Production of gtf 7527 by bacterial expression and determination of its enzymatic activity were performed following the procedures disclosed in the General Methods section. The enzymatic activity of gtf 7527 is shown in Table 2 (see Example 18 below).

Example 5

Production of Gtf Enzyme 1724 (SEQ ID NO:10)

This Example describes preparing an N-terminally truncated version of a Streptococcus downei gtf enzyme identified in GENBANK under GI number 121724 (SEQ ID NO:10, encoded by SEQ ID NO:9; herein referred to as “1724”).

A nucleotide sequence encoding gtf 1724 was synthesized using codons optimized for protein expression in E. coli (DNA2.0, Inc.). The nucleic acid product (SEQ ID NO:9), encoding gtf 1724 (SEQ ID NO:10), was subcloned into pJexpress404® to generate the plasmid construct identified as pMP52. This plasmid construct was used to transform E. coli TOP10 cells to generate the strain identified as TOP10/pMP52.

Production of gtf 1724 by bacterial expression and determination of its enzymatic activity were performed following the procedures disclosed in the General Methods section. The enzymatic activity of gtf 1724 is shown in Table 2 (see Example 18 below).

Example 6

Production of Gtf Enzyme 0544 (SEQ ID NO:12)

This Example describes preparing an N-terminally truncated version of a Streptococcus mutans gtf enzyme identified in GENBANK under GI number 290580544 (SEQ ID NO:12, encoded by SEQ ID NO:11; herein referred to as “0544”).

A nucleotide sequence encoding gtf 0544 was synthesized using codons optimized for protein expression in E. coli (DNA2.0, Inc.). The nucleic acid product (SEQ ID NO:11), encoding gtf 0544 (SEQ ID NO:12), was subcloned into pJexpress404® to generate the plasmid construct identified as pMP55. This plasmid construct was used to transform E. coli TOP10 cells to generate the strain identified as TOP10/pMP55.

Production of gtf 0544 by bacterial expression and determination of its enzymatic activity were performed following the procedures disclosed in the General Methods section. The enzymatic activity of gtf 0544 is shown in Table 2 (see Example 18 below).

Example 7

Production of Gtf Enzyme 5926 (SEQ ID NO:14)

This Example describes preparing an N-terminally truncated version of a Streptococcus dentirousetti gtf enzyme identified in GENBANK under GI number 167735926 (SEQ ID NO:14, encoded by SEQ ID NO:13; herein referred to as “5926”).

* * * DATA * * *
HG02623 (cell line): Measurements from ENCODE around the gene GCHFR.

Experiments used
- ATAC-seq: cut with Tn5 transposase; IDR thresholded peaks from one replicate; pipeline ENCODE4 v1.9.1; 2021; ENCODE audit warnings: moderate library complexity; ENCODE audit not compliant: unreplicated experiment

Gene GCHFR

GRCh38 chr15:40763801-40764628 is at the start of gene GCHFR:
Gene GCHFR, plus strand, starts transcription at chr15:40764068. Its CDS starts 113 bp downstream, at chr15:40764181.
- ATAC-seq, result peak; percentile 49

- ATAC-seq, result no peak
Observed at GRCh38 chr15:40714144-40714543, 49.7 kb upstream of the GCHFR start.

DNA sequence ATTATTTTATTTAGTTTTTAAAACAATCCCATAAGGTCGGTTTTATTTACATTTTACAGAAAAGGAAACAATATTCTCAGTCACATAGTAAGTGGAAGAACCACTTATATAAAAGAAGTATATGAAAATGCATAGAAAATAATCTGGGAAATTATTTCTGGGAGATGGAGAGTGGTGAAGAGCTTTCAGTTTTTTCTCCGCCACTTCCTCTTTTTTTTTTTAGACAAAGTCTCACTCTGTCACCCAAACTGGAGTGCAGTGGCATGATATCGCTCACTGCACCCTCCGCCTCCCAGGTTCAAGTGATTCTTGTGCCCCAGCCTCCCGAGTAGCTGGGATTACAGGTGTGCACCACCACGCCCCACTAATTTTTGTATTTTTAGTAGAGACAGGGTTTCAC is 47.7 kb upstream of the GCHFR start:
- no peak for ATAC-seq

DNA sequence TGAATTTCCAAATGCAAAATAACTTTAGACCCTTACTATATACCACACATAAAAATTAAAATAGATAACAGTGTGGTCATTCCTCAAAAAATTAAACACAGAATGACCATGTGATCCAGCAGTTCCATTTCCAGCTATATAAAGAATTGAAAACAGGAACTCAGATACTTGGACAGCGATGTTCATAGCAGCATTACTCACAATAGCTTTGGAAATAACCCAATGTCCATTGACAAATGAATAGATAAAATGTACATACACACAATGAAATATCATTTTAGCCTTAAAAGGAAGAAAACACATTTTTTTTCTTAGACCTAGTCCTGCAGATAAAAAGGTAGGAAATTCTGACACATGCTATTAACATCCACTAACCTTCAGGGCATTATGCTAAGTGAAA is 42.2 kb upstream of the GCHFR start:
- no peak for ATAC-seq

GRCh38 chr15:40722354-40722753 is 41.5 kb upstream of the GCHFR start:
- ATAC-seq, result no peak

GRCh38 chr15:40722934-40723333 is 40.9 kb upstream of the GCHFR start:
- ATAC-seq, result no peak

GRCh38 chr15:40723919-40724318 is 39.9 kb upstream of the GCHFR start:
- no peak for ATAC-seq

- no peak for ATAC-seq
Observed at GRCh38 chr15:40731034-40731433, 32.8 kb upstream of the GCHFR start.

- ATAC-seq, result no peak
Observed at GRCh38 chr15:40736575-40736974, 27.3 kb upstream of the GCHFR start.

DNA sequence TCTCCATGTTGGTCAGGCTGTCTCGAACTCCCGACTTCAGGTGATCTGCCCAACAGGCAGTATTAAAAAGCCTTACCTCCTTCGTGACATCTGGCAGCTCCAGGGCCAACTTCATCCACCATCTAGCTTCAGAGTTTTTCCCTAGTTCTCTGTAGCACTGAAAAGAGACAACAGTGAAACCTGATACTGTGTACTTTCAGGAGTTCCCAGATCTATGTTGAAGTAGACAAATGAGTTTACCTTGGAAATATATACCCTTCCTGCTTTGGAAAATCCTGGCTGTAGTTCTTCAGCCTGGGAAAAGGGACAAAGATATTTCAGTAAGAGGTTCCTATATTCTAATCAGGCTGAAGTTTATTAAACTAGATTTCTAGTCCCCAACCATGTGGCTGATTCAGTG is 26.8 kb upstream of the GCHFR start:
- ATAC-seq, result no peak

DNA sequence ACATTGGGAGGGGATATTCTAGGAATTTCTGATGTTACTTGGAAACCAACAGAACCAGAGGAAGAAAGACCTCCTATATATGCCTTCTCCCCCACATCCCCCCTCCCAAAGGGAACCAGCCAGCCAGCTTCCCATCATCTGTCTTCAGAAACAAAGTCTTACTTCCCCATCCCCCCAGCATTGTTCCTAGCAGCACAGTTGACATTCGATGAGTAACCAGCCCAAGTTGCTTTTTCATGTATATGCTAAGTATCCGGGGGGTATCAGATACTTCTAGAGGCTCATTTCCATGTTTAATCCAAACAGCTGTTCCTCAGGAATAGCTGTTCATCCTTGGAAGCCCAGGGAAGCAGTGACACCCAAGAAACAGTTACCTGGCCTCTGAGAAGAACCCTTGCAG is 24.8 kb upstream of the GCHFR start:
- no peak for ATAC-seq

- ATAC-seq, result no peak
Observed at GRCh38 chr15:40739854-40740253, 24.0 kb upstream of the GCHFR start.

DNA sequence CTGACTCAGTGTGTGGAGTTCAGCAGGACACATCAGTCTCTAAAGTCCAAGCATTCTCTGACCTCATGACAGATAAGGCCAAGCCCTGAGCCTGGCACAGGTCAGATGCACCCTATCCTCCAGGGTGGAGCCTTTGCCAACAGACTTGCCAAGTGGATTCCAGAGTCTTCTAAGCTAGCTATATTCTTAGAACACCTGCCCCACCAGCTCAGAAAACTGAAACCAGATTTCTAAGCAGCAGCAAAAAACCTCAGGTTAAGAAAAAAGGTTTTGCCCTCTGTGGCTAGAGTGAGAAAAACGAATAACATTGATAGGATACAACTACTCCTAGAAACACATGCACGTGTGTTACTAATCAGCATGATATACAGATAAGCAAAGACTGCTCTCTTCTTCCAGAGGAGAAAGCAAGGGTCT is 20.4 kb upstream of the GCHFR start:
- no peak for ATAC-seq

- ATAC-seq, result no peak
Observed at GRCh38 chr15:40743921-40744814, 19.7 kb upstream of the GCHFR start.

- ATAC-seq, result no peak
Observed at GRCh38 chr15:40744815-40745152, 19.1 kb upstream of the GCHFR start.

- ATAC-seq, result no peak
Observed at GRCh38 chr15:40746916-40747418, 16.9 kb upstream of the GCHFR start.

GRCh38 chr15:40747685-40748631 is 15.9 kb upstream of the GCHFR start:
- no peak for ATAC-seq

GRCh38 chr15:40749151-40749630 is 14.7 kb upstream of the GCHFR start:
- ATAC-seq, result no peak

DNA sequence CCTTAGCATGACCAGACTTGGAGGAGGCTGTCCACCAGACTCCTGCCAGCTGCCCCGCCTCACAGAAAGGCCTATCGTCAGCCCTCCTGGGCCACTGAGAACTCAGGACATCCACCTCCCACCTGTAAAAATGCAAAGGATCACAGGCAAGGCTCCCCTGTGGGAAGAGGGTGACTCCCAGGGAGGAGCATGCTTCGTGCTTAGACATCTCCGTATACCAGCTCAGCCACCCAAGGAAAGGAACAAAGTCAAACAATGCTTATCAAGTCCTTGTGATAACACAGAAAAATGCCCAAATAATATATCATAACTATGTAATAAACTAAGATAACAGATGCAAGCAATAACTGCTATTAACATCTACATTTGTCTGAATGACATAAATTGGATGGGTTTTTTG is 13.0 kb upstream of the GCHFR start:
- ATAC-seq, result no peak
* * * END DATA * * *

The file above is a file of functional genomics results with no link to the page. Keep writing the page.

A nucleotide sequence encoding gtf 5926 was synthesized using codons optimized for protein expression in E. coli (DNA2.0, Inc.). The nucleic acid product (SEQ ID NO:13), encoding gtf 5926 (SEQ ID NO:14), was subcloned into pJexpress404® to generate the plasmid construct identified as pMP67. This plasmid construct was used to transform E. coli TOP10 cells to generate the strain identified as TOP10/pMP67.

Production of gtf 5926 by bacterial expression and determination of its enzymatic activity were performed following the procedures disclosed in the General Methods section. The enzymatic activity of gtf 5926 is shown in Table 2 (see Example 18 below).

Example 8

Production of Gtf Enzyme 4297 (SEQ ID NO:16)

This Example describes preparing an N-terminally truncated version of a Streptococcus oralis gtf enzyme identified in GENBANK under GI number 7684297 (SEQ ID NO:16, encoded by SEQ ID NO:15; herein referred to as “4297”).

A nucleotide sequence encoding gtf 4297 was synthesized using codons optimized for protein expression in E. coli (DNA2.0, Inc.). The nucleic acid product (SEQ ID NO:15), encoding gtf 4297 (SEQ ID NO:16), was subcloned into pJexpress404® to generate the plasmid construct identified as pMP62. This plasmid construct was used to transform E. coli TOP10 cells to generate the strain identified as TOP10/pMP62.

Production of gtf 4297 by bacterial expression and determination of its enzymatic activity were performed following the procedures disclosed in the General Methods section. The enzymatic activity of gtf 4297 is shown in Table 2 (see Example 18 below).

Example 9

Production of Gtf Enzyme 5618 (SEQ ID NO:18)

This Example describes preparing an N-terminally truncated version of a Streptococcus sanguinis gtf enzyme identified in GENBANK under GI number 328945618 (SEQ ID NO:18, encoded by SEQ ID NO:17; herein referred to as “5618”).

A nucleotide sequence encoding gtf 5618 was synthesized using codons optimized for protein expression in E. coli (DNA2.0, Inc.). The nucleic acid product (SEQ ID NO:17), encoding gtf 5618 (SEQ ID NO:18), was subcloned into pJexpress404® to generate the plasmid construct identified as pMP56. This plasmid construct was used to transform E. coli TOP10 cells to generate the strain identified as TOP10/pMP56.

Production of gtf 5618 by bacterial expression and determination of its enzymatic activity were performed following the procedures disclosed in the General Methods section. The enzymatic activity of gtf 5618 is shown in Table 2 (see Example 18 below).

Example 10

Production of Gtf Enzyme 2765 (SEQ ID NO:20)

This Example describes preparing an N-terminally truncated version of a Streptococcus sp. gtf enzyme identified in GENBANK under GI number 322372765 (SEQ ID NO:20, encoded by SEQ ID NO:19; herein referred to as “2765”).

A nucleotide sequence encoding gtf 2765 was synthesized using codons optimized for protein expression in E. coli (DNA2.0, Inc.). The nucleic acid product (SEQ ID NO:19), encoding gtf 2765 (SEQ ID NO:20), was subcloned into pJexpress404® to generate the plasmid construct identified as pMP73. This plasmid construct was used to transform E. coli TOP10 cells to generate the strain identified as TOP10/pMP73.

Production of gtf 2765 by bacterial expression and determination of its enzymatic activity were performed following the procedures disclosed in the General Methods section. The enzymatic activity of gtf 2765 is shown in Table 2 (see Example 18 below).